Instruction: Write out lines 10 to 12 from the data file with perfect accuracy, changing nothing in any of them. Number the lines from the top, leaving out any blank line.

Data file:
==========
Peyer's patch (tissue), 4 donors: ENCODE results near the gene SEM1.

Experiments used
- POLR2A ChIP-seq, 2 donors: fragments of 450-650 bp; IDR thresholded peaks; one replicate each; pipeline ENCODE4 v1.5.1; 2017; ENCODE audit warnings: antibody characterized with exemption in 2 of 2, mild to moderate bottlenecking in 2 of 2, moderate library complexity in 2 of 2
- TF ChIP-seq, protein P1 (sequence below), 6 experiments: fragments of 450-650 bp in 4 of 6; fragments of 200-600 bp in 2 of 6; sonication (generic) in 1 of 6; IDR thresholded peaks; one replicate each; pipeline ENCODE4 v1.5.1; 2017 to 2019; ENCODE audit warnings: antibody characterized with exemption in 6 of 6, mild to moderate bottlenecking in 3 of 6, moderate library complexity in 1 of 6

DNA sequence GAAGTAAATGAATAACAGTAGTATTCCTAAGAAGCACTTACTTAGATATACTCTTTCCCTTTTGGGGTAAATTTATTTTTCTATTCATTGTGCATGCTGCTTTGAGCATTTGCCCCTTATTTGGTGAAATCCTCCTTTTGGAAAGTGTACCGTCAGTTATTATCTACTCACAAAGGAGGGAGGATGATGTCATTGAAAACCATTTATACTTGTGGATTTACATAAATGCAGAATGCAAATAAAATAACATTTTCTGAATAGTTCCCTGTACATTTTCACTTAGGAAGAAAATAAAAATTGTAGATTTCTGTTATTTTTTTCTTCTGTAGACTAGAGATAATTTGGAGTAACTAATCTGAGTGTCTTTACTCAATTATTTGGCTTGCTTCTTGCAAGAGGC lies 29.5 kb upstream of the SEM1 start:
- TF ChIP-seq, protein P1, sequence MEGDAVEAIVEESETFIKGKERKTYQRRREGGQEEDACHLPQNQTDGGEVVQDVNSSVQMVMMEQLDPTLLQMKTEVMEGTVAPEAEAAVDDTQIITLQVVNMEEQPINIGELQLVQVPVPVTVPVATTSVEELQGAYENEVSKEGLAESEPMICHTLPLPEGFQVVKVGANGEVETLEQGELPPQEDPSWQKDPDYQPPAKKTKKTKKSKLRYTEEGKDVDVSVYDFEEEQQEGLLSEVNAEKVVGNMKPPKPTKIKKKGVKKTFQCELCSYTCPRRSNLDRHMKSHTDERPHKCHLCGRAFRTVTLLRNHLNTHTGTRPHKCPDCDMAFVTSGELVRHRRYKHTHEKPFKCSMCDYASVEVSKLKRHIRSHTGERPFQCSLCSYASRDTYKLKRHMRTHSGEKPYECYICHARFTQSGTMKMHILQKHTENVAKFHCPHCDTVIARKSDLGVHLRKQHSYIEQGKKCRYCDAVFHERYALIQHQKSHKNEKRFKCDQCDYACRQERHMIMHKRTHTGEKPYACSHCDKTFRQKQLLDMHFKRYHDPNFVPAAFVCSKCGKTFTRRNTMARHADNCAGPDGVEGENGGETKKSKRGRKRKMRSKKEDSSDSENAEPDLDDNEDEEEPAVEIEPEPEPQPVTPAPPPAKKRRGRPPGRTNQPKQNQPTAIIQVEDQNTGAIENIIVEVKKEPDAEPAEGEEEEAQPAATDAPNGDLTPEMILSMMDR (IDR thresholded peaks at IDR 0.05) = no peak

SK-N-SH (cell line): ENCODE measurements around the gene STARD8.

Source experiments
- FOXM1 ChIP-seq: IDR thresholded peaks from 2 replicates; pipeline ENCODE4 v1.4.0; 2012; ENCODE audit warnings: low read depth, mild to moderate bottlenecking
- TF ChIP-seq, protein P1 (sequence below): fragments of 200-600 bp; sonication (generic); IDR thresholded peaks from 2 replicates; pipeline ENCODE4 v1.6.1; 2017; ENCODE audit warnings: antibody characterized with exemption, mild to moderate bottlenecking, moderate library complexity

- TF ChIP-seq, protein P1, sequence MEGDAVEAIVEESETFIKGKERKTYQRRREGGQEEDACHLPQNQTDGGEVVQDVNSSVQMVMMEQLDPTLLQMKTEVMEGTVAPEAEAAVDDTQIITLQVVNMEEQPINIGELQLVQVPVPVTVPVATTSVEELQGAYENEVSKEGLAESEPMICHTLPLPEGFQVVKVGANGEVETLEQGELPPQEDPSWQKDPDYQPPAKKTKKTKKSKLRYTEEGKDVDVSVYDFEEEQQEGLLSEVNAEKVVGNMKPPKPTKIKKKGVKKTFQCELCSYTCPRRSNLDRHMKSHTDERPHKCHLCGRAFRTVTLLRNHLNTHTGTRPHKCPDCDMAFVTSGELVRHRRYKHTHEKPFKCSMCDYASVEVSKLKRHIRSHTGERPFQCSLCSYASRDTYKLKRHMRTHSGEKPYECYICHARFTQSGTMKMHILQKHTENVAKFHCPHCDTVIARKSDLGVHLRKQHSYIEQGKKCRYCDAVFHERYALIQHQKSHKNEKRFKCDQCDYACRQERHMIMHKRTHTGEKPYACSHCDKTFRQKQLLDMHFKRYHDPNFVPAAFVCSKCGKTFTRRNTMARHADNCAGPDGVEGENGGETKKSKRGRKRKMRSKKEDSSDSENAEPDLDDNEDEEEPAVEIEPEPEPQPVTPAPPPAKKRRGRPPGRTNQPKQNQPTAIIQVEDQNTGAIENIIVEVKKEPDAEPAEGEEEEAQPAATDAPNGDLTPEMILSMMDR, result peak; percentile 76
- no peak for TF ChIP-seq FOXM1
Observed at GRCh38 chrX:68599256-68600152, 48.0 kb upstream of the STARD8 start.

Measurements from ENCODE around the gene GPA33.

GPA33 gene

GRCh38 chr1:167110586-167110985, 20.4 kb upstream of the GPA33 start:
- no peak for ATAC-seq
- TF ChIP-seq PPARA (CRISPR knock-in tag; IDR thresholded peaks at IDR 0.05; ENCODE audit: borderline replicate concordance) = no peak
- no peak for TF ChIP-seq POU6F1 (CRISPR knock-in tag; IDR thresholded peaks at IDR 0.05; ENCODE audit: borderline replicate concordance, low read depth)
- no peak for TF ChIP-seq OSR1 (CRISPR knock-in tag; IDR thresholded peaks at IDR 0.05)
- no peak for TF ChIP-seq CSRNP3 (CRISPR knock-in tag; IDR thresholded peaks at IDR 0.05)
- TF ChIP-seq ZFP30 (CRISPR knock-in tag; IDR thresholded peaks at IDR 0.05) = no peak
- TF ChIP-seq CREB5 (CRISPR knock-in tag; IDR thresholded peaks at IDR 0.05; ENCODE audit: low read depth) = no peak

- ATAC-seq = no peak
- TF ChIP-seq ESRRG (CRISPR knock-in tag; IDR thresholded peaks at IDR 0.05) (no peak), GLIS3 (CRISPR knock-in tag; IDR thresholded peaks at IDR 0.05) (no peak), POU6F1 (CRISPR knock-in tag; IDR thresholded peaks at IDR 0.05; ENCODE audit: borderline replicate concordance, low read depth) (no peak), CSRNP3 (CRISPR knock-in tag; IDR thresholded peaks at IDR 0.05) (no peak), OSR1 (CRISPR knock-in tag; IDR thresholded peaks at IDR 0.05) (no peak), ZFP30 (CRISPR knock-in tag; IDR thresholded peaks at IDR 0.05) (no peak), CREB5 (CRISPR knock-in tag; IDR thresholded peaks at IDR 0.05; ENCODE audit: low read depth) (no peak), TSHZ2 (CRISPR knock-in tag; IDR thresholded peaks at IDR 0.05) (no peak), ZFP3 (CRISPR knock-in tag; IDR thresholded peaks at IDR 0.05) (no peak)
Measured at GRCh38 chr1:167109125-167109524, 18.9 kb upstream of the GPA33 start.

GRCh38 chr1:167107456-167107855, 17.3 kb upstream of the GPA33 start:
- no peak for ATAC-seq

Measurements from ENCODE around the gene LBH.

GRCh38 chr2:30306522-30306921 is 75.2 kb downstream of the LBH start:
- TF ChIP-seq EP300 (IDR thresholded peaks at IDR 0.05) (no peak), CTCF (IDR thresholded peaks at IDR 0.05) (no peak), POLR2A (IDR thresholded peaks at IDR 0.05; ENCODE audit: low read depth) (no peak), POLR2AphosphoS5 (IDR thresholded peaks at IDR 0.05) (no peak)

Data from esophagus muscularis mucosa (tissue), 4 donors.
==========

- TF ChIP-seq, protein P1 (sequence below): fragments of 200-600 bp; sonication (generic); IDR thresholded peaks from 2 replicates; pipeline ENCODE4 v1.6.1; 2017; ENCODE audit warnings: antibody characterized with exemption, mild to moderate bottlenecking, moderate library complexity

- TF ChIP-seq, protein P1, sequence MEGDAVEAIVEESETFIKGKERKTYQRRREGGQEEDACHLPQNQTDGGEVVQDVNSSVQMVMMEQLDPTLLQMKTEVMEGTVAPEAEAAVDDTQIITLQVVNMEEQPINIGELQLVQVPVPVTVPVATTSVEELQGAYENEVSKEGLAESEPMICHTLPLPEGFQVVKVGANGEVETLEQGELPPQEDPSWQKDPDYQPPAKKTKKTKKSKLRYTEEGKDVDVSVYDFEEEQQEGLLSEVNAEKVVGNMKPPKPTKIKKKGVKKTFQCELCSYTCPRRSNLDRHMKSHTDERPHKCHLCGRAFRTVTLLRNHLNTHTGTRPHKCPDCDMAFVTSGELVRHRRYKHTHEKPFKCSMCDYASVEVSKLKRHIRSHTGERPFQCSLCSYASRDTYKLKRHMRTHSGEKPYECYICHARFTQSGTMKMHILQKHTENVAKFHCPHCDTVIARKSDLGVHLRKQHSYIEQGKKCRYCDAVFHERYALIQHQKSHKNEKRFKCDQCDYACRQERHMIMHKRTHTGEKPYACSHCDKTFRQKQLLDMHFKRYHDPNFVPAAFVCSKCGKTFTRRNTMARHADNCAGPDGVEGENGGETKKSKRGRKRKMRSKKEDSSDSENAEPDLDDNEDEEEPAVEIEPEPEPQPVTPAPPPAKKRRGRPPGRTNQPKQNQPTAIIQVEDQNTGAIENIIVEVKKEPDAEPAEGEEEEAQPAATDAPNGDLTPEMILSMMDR, result peak; percentile 76
- no peak for TF ChIP-seq FOXM1